Their particular innovation was to use many copies to reduce unit costs. The R&D costs of a single unit would be amortized, and scale economies would further drive down costs. The value of water delivered to various orbits was simply their launch costs to certain earth orbits by mass.
Figure 2. Cost analysis and economic return for one spacecraft.
Figure 3. Cost analysis and economic return for two hundred and fifty spacecraft.
Figure 2 shows the payback from one spacecraft, and figure 3 shows the payback from 250 craft. For a single craft, profitability is never attained, even for high cost, cis-lunar orbits. With 250 craft, the reduced unit costs allow for profitability when delivering water to cis-lunar space at $35k/Kg. However, breakeven is not for 5 years. Any reduction in transport costs would push out the payback period, perhaps disastrously.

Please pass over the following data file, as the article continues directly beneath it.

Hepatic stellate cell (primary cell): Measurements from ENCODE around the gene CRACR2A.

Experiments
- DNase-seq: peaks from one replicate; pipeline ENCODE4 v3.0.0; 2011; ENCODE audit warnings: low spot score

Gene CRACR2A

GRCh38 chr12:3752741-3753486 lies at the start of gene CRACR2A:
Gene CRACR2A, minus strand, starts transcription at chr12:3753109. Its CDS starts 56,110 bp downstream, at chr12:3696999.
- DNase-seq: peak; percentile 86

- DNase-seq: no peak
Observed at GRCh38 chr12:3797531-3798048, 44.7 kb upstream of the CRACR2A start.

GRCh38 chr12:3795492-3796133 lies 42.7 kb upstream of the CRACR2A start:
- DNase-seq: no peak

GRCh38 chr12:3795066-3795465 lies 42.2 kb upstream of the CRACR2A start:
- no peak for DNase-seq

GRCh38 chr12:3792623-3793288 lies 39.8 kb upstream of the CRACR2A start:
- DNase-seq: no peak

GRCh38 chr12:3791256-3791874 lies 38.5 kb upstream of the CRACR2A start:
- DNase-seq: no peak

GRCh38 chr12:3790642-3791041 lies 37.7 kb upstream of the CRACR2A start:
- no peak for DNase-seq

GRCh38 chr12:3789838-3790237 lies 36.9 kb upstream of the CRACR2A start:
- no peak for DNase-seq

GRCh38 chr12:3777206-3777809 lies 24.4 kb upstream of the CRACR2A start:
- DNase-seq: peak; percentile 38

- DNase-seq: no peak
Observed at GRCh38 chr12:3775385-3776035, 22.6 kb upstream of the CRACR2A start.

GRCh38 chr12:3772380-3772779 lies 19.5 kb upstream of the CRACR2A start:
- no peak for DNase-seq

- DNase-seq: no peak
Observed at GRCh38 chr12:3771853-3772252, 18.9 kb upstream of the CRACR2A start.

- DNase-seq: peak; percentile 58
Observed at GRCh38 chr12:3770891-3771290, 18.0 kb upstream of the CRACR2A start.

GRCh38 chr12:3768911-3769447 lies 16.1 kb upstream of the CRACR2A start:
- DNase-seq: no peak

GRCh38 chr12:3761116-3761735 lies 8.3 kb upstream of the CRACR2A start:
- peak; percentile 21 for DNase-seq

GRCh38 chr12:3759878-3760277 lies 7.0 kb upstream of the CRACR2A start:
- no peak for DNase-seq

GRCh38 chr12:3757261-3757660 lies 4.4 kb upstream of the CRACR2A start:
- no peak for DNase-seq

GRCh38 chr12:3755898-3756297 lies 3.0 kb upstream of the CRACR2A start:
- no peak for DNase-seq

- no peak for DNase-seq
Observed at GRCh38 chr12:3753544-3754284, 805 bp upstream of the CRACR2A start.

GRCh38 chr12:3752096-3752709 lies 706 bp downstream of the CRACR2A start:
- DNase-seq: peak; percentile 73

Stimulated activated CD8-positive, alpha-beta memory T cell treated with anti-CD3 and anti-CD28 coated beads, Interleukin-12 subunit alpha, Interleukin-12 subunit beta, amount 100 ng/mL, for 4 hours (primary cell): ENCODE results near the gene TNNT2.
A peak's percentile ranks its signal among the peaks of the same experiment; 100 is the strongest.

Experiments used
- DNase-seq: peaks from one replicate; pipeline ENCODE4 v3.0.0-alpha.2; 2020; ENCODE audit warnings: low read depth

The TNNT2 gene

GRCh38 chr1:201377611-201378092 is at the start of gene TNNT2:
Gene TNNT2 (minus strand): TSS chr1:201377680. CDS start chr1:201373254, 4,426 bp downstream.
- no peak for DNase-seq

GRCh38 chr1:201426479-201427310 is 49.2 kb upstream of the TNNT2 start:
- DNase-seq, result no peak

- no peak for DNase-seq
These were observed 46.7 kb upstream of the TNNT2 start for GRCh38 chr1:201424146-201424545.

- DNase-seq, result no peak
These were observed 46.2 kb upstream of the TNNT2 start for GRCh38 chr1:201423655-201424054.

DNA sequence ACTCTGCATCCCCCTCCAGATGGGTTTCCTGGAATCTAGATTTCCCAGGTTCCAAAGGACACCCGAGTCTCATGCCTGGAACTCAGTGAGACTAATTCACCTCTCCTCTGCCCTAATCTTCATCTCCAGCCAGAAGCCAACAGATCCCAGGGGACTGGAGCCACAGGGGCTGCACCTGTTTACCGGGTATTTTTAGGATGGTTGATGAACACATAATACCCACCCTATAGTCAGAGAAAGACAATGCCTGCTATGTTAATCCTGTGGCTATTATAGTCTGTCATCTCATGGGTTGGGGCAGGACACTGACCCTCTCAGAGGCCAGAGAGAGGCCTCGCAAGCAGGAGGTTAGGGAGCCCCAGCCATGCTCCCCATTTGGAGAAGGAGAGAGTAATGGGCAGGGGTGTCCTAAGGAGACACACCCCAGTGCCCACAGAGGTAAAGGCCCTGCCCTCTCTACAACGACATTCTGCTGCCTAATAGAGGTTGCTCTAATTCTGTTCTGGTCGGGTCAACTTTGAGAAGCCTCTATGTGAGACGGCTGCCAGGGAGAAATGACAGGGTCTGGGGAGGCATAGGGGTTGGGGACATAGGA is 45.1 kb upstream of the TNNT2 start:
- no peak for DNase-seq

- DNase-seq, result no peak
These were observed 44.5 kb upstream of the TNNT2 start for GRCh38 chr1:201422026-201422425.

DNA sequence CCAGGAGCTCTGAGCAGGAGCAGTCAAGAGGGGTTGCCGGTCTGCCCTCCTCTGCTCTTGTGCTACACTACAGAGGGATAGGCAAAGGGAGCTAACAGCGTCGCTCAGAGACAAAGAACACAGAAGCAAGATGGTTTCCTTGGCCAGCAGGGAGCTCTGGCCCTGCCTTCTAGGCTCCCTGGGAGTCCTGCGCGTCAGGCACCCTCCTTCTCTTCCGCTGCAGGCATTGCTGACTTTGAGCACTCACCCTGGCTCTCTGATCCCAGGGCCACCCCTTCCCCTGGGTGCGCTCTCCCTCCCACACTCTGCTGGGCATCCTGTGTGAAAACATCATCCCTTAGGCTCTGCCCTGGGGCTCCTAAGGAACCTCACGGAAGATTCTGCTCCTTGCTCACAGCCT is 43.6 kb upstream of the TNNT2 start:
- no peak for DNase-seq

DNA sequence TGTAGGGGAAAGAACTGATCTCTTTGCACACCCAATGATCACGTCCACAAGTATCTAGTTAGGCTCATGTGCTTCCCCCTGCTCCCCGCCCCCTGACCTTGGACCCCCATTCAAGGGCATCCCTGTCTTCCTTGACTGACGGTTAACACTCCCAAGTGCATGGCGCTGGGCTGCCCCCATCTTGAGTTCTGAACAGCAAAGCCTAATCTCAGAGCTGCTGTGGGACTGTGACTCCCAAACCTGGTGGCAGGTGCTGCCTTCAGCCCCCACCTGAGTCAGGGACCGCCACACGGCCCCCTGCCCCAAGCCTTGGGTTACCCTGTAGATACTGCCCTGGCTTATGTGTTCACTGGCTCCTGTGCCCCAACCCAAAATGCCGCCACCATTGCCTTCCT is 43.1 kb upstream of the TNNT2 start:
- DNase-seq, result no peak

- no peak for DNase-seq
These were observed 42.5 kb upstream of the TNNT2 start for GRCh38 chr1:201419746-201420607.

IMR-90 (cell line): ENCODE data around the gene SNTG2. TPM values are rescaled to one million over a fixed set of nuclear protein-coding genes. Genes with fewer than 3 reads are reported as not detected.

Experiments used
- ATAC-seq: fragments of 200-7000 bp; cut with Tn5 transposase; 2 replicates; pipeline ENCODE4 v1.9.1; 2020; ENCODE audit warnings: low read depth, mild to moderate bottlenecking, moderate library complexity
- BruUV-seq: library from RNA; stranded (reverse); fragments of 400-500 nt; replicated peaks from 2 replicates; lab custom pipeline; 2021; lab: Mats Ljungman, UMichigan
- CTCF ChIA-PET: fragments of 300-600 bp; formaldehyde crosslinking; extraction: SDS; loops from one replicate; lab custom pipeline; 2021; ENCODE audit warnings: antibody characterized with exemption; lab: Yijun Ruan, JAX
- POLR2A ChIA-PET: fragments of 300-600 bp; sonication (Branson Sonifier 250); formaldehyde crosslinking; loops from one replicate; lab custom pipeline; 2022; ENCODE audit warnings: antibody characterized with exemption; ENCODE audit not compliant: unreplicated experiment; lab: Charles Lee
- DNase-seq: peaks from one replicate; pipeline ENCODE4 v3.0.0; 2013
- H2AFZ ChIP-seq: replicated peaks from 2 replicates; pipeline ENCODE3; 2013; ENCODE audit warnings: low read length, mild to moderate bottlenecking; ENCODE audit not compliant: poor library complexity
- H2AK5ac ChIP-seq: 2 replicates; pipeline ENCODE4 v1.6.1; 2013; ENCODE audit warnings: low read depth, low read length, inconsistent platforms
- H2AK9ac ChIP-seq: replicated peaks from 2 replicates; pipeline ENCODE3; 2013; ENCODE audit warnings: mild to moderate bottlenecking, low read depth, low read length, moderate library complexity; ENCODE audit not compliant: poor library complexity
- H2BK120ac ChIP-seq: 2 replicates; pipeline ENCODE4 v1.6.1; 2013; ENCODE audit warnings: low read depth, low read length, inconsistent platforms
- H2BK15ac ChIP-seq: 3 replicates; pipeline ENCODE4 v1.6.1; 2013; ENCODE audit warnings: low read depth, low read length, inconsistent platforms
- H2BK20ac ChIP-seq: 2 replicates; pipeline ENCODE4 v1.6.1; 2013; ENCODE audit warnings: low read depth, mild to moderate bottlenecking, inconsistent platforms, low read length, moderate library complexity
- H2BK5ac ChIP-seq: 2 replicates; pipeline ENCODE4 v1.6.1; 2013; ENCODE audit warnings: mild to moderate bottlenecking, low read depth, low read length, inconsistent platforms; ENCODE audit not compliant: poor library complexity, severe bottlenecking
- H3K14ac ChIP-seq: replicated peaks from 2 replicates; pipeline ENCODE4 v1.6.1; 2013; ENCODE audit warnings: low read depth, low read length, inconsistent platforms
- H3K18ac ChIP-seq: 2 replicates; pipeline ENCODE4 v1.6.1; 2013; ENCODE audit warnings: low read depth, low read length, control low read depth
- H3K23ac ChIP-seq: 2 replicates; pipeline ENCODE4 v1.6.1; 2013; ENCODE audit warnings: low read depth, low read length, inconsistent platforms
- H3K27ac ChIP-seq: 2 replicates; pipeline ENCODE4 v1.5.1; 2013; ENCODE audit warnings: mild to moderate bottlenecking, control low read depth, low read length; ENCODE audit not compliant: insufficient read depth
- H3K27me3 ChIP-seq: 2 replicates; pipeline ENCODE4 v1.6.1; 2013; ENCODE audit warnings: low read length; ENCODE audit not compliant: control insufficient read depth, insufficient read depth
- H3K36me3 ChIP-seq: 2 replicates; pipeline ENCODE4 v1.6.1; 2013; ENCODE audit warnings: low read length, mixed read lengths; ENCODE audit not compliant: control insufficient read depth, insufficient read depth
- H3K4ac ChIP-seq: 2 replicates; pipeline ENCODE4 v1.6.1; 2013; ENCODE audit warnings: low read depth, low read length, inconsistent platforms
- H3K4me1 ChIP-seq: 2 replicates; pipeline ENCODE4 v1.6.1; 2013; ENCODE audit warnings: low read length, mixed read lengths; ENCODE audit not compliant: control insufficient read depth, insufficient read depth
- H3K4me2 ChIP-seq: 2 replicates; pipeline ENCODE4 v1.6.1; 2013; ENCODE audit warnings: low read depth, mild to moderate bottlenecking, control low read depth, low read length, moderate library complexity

Calla’s analysis failed to learn the lessons from earlier analyses that profitability requires high mass payload multipliers, of 2 orders of magnitude or more. Clearly, the higher the return payload, the larger the craft to deliver mining energy, or the longer the mining operation. By adapting the craft for autonomous operation, the craft could mine for 1 ½ orbits rather than just a 1/10th of an orbit, allowing for at least a 20 to 40x increase in payload.
High demand requires low launch costs = low commodity value
While delivering platinum and other precious metals to earth has been studied, most analyses assume that demand will be in space. Water for propulsion and life support, metals for structures and even regolith as meteor and radiation shielding. As noted earlier, this demand requires much lower costs for access to space, reducing the value of these resources.
“A cost delivered into LEO of probably $200/kg or so will be necessary for space raw materials resources recovery to be a viable competitor against Earth-launch cost in the first few decades of the next century.”